A daughter of Mercurio told The News that the family is heartbroken and grieving over the tragedy and at this point is unable to comment, though, she confirmed her father loved aviation.

There was no doubt of that.

Several miles away at the Lancaster airfield, Mercurio was a well-known figure.

One pilot said: “Tony was a great guy, a gentleman, and was always willing to pass along his knowledge to younger pilots.”

Funeral arrangements for Mercurio were unclear Monday.

A Mass of Christian Burial for James will be offered at 10 a.m. Friday at Our Lady of Pompeii Church, 158 Laverack Ave., Lancaster.

- Source:

Lancaster Schools Remember 14-Year-Old Killed in Mid-Air Plane Crash 

 LANCASTER, N.Y. -- The 14-year-old boy who was killed in a mid-air collision Saturday between two small planes was a freshman at Lancaster High School, where on Monday, he was remembered fondly by students and staff.

James Metz was killed, along with Anthony Mercurio, when the Cessna 172  they were on board collided with a Searey amateur-built aircraft during a Young Eagles Youth Flight program event at the Buffalo-Lancaster Regional Airport. Mercurio was 78.

The pilot of the other plane made an emergency landing in a field in Alden. He and the nine-year-old girl in his plane were treated for minor injuries.

Speaking on behalf of the Metz family, Lancaster Superintendent Michael Vallely described the varsity swimmer and musician as someone who was just coming into his own at the high school. He said the trumpet player had a keen sense of humor - something friends and staff recounted Monday at both the middle and high schools.

Vallely says many of James' friends learned the news Saturday afternoon during a marching band practice at the high school.

"I hope I do this justice and I hope I do this for the family and make sure that James was a special, special youngster in this school district and this has been a very difficult, difficult day for literally hundreds and hundreds of kids and adults because of his impact on this school district," Vallely said.

Metz's family is heavily involved in the district. His mother works on the Parent Teacher Organization. A younger brother attends 7th grade.

We're told no solid plans are in place for a school memorial just yet, but many students are planning to wear blue, Metz's favorite color, to class on Friday.

Vallely said grief counselors are on hand for middle and high school students.

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Group Offers Support To Family, Friends Of Crash Victims

WESTERN NEW YORK -- Diane Steel and Kelly Henning know how it feels to lose a loved one in a plane crash. They were on vacation together in Florida in 2003 when some of their family went on a site-seeing tour in a small plane. 

"I lost my husband, who was Kelly's brother. And her mother and her sister and brother-in-law were also on the plane,” Diane said. “There [were] four of our family members that day."

Diane and Kelly discovered AirCraft Casualty Emotional Support Services, or A.C.C.E.S.S., after searching the web, hoping to find an outlet for their pain.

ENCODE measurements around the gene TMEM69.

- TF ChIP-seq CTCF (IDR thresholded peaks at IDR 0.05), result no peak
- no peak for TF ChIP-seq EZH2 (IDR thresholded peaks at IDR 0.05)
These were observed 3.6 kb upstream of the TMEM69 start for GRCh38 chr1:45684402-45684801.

"We reached out for help and they paired us up with volunteer grief mentors and eventually, right after 3407 actually, we decided to go about and do the same thing,” Diane said. “And we followed through and wanted to be volunteer grief mentors ourselves."

There are 250 ACCESS grief mentors around the world, and they try to pair mentors with victims who have had similar experiences.

"We started pairing up mothers to mothers, siblings to siblings, spouse to spouse, people of similar relationships lost to one another so that they can provide a road map of what's ahead for them and what it's like to go through this process," said A.C.C.E.S.S. Founder Heidi Snow Cinader.

ACCESS grief mentors are willing to communicate face to face, by Skype, e-mail, whatever makes people feel comfortable.

"Before the plane crash and our personal experience, I used to journal. I would write everything down and when I experienced what I experienced, I couldn't do it anymore,” Kelly said. “My mentor actually encouraged me to do it through e-mail to her. I would write her stories about everybody, and that's what helped me."

And now, Kelly and Diane want anyone affected by Saturday's crash to know they are not alone.

"We want to reach out to the families and let them know there's people here locally that know exactly what they're going through,” Diane said. “We understand, and we want to help them."

If you'd like help from A.C.C.E.S.S., their hotline number is 1-877-227-6435.

- Source:

NTSB  -  Transportation Disaster Assistance Division (TDA) 

Family members, friends, and survivors involved in general aviation accidents can contact TDA regarding questions pertaining to the accident.

Although there is no legal requirement for TDA to respond to general aviation accidents, TDA Specialists work with NTSB investigators and local and state agencies to coordinate assistance and information for family members, friends, and survivors either via telephone or on-scene, as requested.